A First Approach to the Study of Winsor & Newton’s 19th-Century Manufacture of Madder Red Lake Pigments

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This paper focuses on the first investigation of the 19th-century manufacture of red lake pigments obtained from madder by Winsor & Newton (W&N), prominent artists’ colourman at that time. The first approach to their manufacture was carried out by studying the madder entries of the company’s book P1, found in the W&N 19th Century Archive Database. Eleven production records were discovered under names such as Rose Madder, Madder Carmine, Madder Lake and Madder Rose. Three main methods of synthesis were identified and reproduced, revealing three main steps: washing of the madder roots (Rubia tinctorum L.); extraction in acid media and complexation with Al3+ using alum; and precipitation by the addition of salts such as ammonium carbonate and sodium borate. The syntheses were followed by UV-VIS spectroscopy, and the pigments were further characterised by colourimetry, Energy-Dispersive X-Ray Fluorescence Spectrometry (XRF), Fourier Transform Infrared Spectroscopy (FTIR) and High-Performance Liquid Chromatography-Diode Array Detector (HPLC-DAD). They all exhibited a rose hue in a highly insoluble aluminate matrix. Although the dye extraction was incomplete, alizarin, purpurin and pseudopurpurin were identified. An analytical comparison with a Rose Madder 19th-century oil paint tube was also performed by micro-FTIR and microspectrofluorimetry. This work intends to be foundational to a systematic study of the W&N’s 19th-century madder colours aiming to contribute new knowledge towards their identification and preservation in heritage objects.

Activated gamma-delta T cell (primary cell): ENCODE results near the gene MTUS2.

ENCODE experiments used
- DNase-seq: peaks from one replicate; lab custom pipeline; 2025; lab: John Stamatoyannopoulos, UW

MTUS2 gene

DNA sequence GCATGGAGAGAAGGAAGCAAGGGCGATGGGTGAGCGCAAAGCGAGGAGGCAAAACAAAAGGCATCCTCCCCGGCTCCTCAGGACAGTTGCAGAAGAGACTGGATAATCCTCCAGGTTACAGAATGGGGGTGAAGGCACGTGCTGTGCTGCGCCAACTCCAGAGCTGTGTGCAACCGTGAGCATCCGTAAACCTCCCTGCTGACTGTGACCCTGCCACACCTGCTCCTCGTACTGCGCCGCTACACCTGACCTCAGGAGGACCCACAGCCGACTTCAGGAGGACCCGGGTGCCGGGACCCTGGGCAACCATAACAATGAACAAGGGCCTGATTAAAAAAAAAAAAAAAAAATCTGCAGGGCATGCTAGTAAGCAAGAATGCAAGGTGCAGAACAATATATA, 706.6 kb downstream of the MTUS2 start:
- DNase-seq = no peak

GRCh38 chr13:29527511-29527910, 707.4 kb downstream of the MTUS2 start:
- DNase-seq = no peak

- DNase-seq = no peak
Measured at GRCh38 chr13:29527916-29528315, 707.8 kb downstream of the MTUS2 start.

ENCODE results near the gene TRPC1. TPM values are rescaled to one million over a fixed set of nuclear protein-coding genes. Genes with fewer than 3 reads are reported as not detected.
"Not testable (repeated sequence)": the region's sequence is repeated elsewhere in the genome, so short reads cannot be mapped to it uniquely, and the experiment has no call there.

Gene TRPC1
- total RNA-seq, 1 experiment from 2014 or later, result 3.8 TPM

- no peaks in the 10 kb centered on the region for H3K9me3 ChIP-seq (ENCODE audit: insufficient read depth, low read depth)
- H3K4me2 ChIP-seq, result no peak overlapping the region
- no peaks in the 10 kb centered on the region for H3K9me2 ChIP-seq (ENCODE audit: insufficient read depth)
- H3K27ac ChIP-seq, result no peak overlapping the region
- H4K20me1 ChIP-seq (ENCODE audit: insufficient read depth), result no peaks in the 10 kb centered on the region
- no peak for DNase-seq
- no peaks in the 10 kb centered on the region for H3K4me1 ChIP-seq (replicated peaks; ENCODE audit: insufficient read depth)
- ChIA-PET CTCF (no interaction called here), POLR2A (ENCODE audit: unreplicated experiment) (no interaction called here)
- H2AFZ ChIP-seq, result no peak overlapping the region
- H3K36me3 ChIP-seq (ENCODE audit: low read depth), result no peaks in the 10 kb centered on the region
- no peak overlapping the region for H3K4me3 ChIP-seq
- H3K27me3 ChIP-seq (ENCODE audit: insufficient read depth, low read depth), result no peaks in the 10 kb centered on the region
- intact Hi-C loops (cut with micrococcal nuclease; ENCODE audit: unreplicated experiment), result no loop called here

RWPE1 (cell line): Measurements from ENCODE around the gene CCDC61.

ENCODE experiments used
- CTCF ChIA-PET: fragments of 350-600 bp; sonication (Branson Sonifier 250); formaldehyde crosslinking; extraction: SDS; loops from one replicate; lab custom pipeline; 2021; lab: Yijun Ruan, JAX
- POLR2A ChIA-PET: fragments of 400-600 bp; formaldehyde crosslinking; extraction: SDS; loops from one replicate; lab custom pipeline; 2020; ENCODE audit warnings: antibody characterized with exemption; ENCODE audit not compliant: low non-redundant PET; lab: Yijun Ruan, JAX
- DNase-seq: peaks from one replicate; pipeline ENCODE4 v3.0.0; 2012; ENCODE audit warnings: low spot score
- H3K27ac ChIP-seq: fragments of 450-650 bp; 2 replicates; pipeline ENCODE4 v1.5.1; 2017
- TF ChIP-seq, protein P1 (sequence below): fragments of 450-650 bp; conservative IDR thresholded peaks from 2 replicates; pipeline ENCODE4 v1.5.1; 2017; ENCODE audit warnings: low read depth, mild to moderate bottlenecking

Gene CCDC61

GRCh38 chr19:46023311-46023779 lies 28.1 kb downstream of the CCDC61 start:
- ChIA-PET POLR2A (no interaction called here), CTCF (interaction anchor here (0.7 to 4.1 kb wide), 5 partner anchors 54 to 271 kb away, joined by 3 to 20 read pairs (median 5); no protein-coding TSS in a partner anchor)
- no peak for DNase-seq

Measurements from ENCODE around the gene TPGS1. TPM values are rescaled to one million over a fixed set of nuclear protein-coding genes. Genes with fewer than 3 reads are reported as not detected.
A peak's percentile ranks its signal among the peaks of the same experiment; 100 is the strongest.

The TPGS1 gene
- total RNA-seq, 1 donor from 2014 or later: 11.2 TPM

Original languageEnglish
Pages (from-to)3606-3621
Number of pages16
Issue number4
Publication statusPublished - 12 Apr 2023


  • 19th-century manufacture
  • heritage preservation
  • madder
  • multi-analytical characterisation
  • Winsor & Newton


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